The following statistics indicate that addressing sexual orientation (a person’s emotional, romantic, and sexual attraction) and gender identity (a person’s sense of being male or female, feminine or masculine) in our schools is urgent :

The population of lesbian, gay, and bisexual youth is large.
In a 2003 survey conducted by the Chicago Public Schools and the Center for Disease Control (the Youth Risk Behavior Survey) 6.3 % of high school students attending Chicago Public Schools identified their sexual orientation as gay, lesbian, or bisexual.

Schools are unsafe for lesbian, gay, bisexual and transgender (LGBT) youth.
According to the 2005 School Climate Report conducted by the Gay, Lesbian, and Straight Education Network (GLSEN):
--75.4% of LGBT students reported hearing remarks such as "faggot" or "dyke" frequently or often.
--89.2% reported hearing the expressions, “that’s so gay” or “you’re so gay” often or frequently at school, and 67.1% reported that hearing “gay” or “queer” used in a derogatory manner caused them to feel bothered or distressed.
--64.3% reported feeling unsafe in their school because of their sexual orientation.
--45.5% reported being verbally harassed and 26.1% had experienced physical harassment in school because of their gender expression.
--40.5% reported that teachers never intervened when hearing homophobic remarks.
--18.6% reported hearing homophobic remarks from faculty or school staff frequently or often.

Negative school climates affect LGBT youths’ well-being and academic success.
According to the 2001 Massachusetts Youth Risk Behavior Survey, LGBT students are more likely than the general student population to:
--attempt suicide (32.7% vs. 8.7%),
--skip school because they feel unsafe (17.7% vs. 7.8%).

Teachers are ill-equipped to confront issues that contribute to anti-LGBT hostility.
--81.7% of LGBT students reported that they had never learned about LGBT people, history, or events in any of their school classes (2005, School Climate Report, GLSEN).
--In a study of pre-service teachers, 57% indicated that they needed more training or education to work effectively with LGBT youth and 65% reported that they needed more specific education to address homosexuality in their teaching (Koch, 2000).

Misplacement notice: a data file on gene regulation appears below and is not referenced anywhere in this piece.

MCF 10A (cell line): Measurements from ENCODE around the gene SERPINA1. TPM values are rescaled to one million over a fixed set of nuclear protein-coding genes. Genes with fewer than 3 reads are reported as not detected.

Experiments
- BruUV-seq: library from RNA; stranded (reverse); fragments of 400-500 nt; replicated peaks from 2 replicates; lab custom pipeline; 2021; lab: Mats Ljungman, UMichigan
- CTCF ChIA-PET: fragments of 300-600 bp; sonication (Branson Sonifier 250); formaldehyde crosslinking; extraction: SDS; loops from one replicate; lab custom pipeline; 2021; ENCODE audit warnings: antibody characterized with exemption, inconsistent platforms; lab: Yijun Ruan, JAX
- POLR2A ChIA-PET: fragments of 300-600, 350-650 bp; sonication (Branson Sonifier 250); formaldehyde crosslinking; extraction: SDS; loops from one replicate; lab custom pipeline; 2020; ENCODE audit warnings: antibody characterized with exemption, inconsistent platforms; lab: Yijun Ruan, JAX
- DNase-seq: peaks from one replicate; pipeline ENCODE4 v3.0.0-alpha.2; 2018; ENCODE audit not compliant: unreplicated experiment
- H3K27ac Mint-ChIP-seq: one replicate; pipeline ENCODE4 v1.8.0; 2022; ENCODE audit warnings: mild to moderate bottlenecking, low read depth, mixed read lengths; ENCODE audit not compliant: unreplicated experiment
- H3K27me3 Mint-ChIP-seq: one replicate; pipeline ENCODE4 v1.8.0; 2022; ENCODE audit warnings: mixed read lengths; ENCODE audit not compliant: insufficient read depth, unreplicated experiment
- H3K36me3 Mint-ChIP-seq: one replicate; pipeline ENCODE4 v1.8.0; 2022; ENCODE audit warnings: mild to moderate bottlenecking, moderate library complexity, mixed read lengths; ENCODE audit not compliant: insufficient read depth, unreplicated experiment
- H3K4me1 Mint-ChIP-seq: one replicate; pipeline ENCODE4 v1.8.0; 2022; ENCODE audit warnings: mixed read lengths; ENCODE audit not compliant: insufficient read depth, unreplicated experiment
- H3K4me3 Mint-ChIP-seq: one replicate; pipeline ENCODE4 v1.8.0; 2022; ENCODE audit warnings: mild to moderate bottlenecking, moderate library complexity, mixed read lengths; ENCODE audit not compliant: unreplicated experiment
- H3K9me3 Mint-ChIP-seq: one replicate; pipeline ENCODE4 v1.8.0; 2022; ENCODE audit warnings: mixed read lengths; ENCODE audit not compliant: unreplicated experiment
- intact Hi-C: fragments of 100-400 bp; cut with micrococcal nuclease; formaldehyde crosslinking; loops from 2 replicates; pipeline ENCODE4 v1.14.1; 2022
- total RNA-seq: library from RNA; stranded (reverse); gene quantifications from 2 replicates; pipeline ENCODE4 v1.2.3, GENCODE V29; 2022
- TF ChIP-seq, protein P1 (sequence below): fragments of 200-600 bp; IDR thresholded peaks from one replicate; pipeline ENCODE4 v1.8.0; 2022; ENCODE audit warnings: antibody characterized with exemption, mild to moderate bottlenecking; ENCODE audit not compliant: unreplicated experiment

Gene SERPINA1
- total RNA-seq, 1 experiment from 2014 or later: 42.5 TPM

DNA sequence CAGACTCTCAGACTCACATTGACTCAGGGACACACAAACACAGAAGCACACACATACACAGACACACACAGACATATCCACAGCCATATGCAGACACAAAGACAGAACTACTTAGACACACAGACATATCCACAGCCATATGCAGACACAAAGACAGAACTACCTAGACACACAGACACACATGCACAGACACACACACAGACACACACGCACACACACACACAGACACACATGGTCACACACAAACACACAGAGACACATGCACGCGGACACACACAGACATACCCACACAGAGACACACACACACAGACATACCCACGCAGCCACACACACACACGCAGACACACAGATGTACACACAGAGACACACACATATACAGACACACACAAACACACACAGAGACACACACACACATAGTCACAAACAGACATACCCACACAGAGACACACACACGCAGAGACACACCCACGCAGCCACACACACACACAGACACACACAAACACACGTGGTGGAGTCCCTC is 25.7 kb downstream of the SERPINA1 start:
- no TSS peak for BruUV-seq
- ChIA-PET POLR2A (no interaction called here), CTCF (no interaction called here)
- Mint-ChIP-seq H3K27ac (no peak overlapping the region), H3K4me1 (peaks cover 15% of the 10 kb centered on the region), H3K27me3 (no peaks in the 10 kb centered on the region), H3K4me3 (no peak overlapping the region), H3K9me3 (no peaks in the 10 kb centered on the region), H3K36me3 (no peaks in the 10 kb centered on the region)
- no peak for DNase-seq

--In a study of high school health teachers, two-thirds indicated that they had inadequate education about LGBT issues (Telljohann, Price, Poureslami, Easton, 1995).

Hostile schools and poorly informed, prejudiced educators clearly harm LGBT youth, but all students are hurt by homophobia and heterosexism in schools, including those with LGBT family members and those identified by others as acting outside traditional gender norms. Teachers must be able to create learning environments in which all children can be successful. All teachers must learn to:

--Create safe learning spaces
--Address anti-LGBT bullying and harassment in the classroom and school
--Communicate with all parents, including LGBT parents
--Teach students to respect the rights of others and coexist in a diverse world

Sexual orientation has never been part of the main text of NCATE’s Professional Standards, but its inclusion in the glossary has encouraged educators to use NCATE’s definition of diversity when planning how best to create and assess educational programs for teacher candidates. The proposed revisions direct readers to look at each standard for the elements of “diversity” to consider when creating and assessing teacher education programs. But sexual orientation is not included in any of the rubrics for any of the standards. This decreases the possibility that teacher education programs will include sexual orientation. Gender identity is similarly absent. Sexual orientation and gender identity should be stated explicitly in the main text of the Standard Four: Diversity, along with other categories like race, ethnicity, and socioeconomic status. Absence sends a message of non-importance.

Social justice, when used as a guiding principle, encourages recognition and inclusion; it seeks the presence of all community members. NCATE discredited its commitment to “help all students learn,” when it removed social justice from the glossary of the Professional Standards. The elimination of social justice makes it even easier to marginalize sexual orientation and gender identity. And the elimination of the words “social justice”prompts the question: Who will be excluded next?

Luckily, examples of organizations that have taken ethical positions abound. Ontario’s teacher accrediting organization vows that its members will “model respect for…social justice.” The accrediting bodies of other professions, including the National Association of Social Workers, the American Psychological Association, and the American Bar Association, have explicit commitments to social justice and queer rights in their accrediting requirements. NCATE should, also.

Educators of conscience call on NCATE to establish and prioritize sexual orientation, gender identity and social justice within our Standards.


The Undersigned